Bruton lined-up for IFSC frontman role
Former Taoiseach John Bruton is being wooed by the financial industry to become the frontman for a massive rebranding and promotion of the IFSC, the Irish Independent has learned.
Mr Bruton, who returned to Ireland in January following a five-year stint as the EU's ambassador to Washington, has not yet committed to becoming the so-called IFSC 'tsar'. However, it was understood that all other potential candidates have been ruled out at this stage.
A number of private sector bodies -- representing financial and fund services, banking and insurance interests -- have been lobbying at the Taoiseach's IFSC Clearing House Group for over a year for the appointment of a tsar to push through an overhaul of the centre.
Government officials told the sector in January to come back with a detailed proposal on their strategy to have an IFSC figurehead appointed -- in line with other major global financial hubs.
The IFSC has surprised many observers by maintaining employment levels at about 25,000 throughout the crisis. But there is concern about how the centre has dropped in a major global index of financial hubs over the past year -- from 10th to 23rd place.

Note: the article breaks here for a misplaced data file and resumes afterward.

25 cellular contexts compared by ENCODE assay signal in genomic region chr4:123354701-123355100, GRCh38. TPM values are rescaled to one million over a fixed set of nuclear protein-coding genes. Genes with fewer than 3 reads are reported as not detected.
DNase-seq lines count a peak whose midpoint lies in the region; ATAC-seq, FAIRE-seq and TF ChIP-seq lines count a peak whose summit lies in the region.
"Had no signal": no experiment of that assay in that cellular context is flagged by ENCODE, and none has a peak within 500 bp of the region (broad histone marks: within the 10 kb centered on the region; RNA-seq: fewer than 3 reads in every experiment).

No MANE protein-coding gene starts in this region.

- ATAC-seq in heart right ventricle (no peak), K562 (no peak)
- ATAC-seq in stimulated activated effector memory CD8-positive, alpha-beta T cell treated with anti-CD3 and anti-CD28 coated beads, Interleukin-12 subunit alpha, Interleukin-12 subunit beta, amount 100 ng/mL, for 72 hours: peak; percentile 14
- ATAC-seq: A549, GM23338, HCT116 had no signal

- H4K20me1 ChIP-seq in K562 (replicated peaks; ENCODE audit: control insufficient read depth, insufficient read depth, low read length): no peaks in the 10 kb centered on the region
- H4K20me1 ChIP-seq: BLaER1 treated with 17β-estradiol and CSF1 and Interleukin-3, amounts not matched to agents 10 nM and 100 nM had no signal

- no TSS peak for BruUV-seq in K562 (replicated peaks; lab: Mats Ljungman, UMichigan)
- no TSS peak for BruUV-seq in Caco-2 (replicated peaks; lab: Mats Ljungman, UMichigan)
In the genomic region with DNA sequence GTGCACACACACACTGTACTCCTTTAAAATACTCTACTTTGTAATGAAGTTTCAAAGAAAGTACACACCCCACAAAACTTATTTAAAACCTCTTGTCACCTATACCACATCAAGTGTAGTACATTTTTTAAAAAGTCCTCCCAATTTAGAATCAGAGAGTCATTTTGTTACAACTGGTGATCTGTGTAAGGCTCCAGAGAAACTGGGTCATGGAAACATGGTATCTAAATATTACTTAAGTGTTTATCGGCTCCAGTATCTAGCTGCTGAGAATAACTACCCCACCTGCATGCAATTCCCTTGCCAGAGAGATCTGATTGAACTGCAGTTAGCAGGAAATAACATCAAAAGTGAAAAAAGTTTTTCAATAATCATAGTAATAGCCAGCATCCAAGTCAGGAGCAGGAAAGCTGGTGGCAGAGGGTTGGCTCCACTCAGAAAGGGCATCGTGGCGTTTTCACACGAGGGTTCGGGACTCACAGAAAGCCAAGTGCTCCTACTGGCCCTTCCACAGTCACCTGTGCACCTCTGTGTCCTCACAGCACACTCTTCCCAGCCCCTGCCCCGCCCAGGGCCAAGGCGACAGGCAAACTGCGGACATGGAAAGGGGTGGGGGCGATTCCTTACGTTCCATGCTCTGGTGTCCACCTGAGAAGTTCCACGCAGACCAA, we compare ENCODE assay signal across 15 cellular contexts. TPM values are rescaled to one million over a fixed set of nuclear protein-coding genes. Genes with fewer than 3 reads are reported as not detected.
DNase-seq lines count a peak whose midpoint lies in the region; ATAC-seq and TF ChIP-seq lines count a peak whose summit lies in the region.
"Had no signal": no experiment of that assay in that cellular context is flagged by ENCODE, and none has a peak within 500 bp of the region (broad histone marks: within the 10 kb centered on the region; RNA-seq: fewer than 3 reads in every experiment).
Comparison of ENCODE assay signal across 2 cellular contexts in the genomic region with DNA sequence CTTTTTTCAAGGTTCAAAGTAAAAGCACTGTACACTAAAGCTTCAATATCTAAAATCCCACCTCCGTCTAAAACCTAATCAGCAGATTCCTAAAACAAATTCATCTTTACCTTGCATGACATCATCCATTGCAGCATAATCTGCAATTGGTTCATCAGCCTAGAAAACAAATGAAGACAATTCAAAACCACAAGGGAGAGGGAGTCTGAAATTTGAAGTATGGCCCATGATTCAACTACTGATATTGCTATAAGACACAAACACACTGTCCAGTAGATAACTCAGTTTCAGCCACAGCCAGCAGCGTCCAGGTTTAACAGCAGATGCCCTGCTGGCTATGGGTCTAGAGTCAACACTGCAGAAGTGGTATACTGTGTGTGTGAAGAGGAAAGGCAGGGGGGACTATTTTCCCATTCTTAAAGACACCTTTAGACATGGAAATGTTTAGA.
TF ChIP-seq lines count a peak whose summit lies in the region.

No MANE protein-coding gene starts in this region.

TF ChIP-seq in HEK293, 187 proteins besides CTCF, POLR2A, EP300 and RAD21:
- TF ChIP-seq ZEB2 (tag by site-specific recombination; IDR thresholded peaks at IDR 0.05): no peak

The proposal to set up a one-stop-shop for marketing and developing the IFSC is at an advanced stage. It is hoped that a recommendation for the top job could be put to the government within weeks.
"John would be a very well supported candidate by all the stakeholders in this," said one senior financial source.
Another said: "He ticks all the boxes -- including having a huge network of contacts on both sides of the Atlantic, and having been a former Minister for Finance."
IDA Ireland, which is responsible for inward investment, was known to be concerned that the IFSC only has a very small window to win new business, as global financial groups restructure after the financial crisis.
Observers hope that the new head of financial regulation will help repair Ireland's damaged reputation abroad.
Speaking at at an IBEC conference yesterday, Regulator Matthew Elderfield said he would be adopting a "risk-based" approach to regulating firms in the IFSC.